It's a rambling sort of story with all sorts of main characters; Skip, of course, but also Ti-Belle, Melody and the fore-mentioned Gregory and Patty. Skip is looking for Melody, trying to find her in case she is in danger. Melody has run away from home (for what reason?) and hiding out in New Orleans town center. It's just a disconnected story and there is no real investigation of the murder... other than Skip showing up at peoples' homes and asking a few questions.
The more I got into the story, the better it got, but it was still frustrating. No real police work, just wandering from character to character. Unfortunately, I didn't find any of them particularly sympathetic and some (Melody) were down right irritating. Maybe I just can't relate to teenagers anymore. Even the ending was sort of a throw-in. I do have the next book on my shelf and will read it, but I don't know if I'll be in a particular hurry to grab it. (2.5 stars)"
I've started the following books since my last entry.
1. Blood Noir by Laurell K. Hamilton (Anita Blake #16). It's been a few years since I last explored Hamilton's fantasy world. I've started the book and I guess there will be some sex in this particular story. Yup, definitely some sex...
"A favor for Jason, vampire hunter Anita Blake's werewolf lover, puts her in the center of a full-blown scandal that threatens master-vampire Jean- Claude's reign, and makes her a pawn in an ancient vampire queen's new rise to power."
2. The Last Temptation by Val McDermid (Tony Hill & Carol Jordan #3). I've enjoyed the first two books in this mystery / thriller series. I hope this is as good.
"Coming to terms over her breakup with criminal profiler Dr. Tony Hill, Chief Inspector Carol Jordan plunges into a risky undercover sting: track down a European drug trafficker and gain his confidence. But she's being tracked as well-by a serial killer whose psycho-sexual madness is born out of the darkest corners of history. In quiet isolation, Tony Hill is laying to rest the scars of his past-until he's recruited back into business on a case he can't ignore. An evil is striking uncomfortably close to home, and casting a killer shadow over the life of his long-time colleague and sometimes lover. As the danger closes in, and as Tony and Carol cross paths to navigate the terrain of a shattered human mind, they have no one left to trust but themselves-and fear that there's no place left to run as a killer promises to fulfill his most twisted dreams."
My Ongoing Look at the Mystery Genre - American Cops
a. Eyeshot (#1 / 1986)
b. Flashpoint (#2 / 1995)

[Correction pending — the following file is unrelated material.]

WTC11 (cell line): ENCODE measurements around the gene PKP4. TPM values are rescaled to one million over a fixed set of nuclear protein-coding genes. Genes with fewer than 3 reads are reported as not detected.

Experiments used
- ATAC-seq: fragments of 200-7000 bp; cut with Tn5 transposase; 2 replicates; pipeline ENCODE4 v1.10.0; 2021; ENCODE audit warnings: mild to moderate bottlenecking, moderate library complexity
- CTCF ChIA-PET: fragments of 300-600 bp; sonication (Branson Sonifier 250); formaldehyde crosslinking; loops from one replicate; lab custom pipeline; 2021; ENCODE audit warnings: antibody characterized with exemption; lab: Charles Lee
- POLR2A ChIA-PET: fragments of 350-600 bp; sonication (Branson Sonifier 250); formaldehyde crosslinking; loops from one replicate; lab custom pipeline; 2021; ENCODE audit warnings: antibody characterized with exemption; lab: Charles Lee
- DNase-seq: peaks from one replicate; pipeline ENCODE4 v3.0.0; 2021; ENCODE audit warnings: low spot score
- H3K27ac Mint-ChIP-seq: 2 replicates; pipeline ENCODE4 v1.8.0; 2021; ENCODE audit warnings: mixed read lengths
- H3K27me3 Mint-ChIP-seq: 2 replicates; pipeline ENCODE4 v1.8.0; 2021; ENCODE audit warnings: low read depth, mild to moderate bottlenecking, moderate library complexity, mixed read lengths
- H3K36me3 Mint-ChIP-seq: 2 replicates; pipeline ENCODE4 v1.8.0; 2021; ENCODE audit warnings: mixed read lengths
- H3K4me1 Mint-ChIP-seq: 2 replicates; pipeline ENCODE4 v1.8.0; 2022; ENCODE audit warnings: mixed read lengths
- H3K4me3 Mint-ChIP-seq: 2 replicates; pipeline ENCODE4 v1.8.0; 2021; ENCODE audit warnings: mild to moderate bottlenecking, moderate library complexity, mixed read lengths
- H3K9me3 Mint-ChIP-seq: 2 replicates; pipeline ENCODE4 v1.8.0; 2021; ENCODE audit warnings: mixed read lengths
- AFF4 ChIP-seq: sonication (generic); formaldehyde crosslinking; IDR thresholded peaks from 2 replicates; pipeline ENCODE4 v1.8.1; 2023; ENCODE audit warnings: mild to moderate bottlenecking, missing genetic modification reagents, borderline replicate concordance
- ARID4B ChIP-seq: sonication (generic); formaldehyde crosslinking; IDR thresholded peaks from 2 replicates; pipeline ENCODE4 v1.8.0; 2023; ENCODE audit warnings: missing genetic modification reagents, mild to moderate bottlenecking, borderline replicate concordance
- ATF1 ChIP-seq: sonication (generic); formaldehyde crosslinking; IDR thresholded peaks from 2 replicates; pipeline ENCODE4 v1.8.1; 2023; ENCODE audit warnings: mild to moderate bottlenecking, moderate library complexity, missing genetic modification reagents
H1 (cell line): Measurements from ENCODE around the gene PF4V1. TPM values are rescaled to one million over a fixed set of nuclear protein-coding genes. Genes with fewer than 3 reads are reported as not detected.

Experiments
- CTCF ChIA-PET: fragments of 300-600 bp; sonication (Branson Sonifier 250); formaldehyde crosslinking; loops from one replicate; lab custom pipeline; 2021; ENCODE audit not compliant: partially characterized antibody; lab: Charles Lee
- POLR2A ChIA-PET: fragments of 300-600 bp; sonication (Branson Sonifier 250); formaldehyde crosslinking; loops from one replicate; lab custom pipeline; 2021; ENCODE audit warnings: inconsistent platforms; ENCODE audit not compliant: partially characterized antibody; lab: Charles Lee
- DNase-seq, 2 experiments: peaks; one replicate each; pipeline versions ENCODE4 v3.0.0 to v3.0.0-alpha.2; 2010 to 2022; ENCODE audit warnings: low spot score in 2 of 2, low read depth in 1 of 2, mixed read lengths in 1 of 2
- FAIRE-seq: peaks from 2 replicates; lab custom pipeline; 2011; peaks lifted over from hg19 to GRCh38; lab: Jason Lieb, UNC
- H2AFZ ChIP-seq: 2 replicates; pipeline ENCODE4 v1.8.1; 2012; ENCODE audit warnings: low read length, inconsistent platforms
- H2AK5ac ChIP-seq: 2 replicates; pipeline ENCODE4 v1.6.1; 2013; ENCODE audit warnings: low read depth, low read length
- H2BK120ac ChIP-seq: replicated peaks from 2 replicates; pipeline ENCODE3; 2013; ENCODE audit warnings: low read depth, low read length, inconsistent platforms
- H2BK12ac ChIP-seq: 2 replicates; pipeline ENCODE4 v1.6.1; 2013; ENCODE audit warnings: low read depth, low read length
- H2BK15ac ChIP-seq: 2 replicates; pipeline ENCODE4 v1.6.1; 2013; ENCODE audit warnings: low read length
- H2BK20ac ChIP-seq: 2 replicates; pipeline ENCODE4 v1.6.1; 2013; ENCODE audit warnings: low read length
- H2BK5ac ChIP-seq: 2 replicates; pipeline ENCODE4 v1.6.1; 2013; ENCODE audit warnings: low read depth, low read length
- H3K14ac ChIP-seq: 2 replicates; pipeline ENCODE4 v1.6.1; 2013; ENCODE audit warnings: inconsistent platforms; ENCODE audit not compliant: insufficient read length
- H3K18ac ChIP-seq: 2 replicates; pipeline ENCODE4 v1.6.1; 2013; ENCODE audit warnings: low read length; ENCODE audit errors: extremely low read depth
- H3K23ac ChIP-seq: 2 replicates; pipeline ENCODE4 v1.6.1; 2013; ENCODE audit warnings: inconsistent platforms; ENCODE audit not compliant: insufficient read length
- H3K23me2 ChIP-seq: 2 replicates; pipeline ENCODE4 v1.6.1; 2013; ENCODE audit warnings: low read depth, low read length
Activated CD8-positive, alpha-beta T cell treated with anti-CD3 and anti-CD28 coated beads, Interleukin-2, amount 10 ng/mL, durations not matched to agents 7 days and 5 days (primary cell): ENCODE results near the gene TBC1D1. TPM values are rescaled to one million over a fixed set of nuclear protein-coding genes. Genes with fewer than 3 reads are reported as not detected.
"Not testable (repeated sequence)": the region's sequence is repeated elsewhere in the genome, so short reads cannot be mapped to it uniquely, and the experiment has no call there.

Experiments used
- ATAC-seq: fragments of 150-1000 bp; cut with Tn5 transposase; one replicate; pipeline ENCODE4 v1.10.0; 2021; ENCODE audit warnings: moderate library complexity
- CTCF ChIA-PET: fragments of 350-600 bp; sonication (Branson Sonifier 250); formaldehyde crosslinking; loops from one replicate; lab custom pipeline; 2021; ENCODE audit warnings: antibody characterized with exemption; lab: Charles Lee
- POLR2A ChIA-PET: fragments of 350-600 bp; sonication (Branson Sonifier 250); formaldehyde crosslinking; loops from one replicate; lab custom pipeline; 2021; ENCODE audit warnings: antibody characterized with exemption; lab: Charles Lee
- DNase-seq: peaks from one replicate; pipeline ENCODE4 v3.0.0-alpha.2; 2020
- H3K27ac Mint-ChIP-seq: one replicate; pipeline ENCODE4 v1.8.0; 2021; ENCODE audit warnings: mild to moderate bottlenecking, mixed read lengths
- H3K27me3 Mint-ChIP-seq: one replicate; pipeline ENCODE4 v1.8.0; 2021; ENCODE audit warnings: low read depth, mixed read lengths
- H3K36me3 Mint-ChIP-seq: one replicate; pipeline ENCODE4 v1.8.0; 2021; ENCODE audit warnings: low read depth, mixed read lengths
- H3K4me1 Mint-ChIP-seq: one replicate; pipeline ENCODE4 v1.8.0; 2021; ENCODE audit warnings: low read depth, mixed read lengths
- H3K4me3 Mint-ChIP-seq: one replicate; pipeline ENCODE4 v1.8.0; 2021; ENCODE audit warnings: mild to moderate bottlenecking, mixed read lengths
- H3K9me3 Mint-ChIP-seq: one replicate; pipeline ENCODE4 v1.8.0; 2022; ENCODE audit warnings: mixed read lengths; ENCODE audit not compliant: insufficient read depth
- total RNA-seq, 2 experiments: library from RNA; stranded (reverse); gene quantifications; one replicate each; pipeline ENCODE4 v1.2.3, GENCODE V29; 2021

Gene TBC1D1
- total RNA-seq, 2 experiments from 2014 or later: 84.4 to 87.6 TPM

c. No Good Deed (#3 / 1998).
"It happened in broad daylight. . .
The pretty fifteen-year-old had saddled up for an afternoon ride and never come back.
She was gone. So was her horse. Left behind was a splintered fence. The tracks of a pickup truck. A discarded riding boot. And a great deal of blood.
As a mother herself, Cincinnati detective Sonora Blair knew she was looking at a parent's worst nightmare. As a homicide cop, she tried not to think about what might be happening to the young girl right now . . . or what the police would find if they didn't get to her in time.
But nothing in Sonora's experience could prepare her for the chilling revelations that would emerge from this case . . . or for the truth about other missing children, a lover's betrayal, and another unthinkable crime. . ."
d. The Debt Collector (#4 / 1999). This was my first exposure to Lyn Hightower and I was very impressed with it. As I recall it was an interesting look at the cheque cashing industry.
"'No survivors,' Sonora Blair said to herself as she passed through the front door of a neat suburban home ... and entered a scene of horror: a family caught in the middle of an ordinary day, caught by a killer’s rage. Then Sonora found the dying mother huddled under her bed, and heard her last words: 'Two men. And the Angel.'
Within forty-eight hours, Sonora’s fellow detectives have two killers in jail and the case neatly wrapped. But Sonora — a good cop, a single mother, and a woman who has been a little too lonely a little too long — believes there is something more to this case. A third man in that house — maybe a killer, maybe a savior. And as she moves further down a trail full of shocking surprises, bitter revelations and unpaid debts, Sonora knows one thing for sure: if 'The Angel' is out there she will find him — and give him his due..."
So there you go. I hope you see some interesting books here. Enjoy and have a great weekend!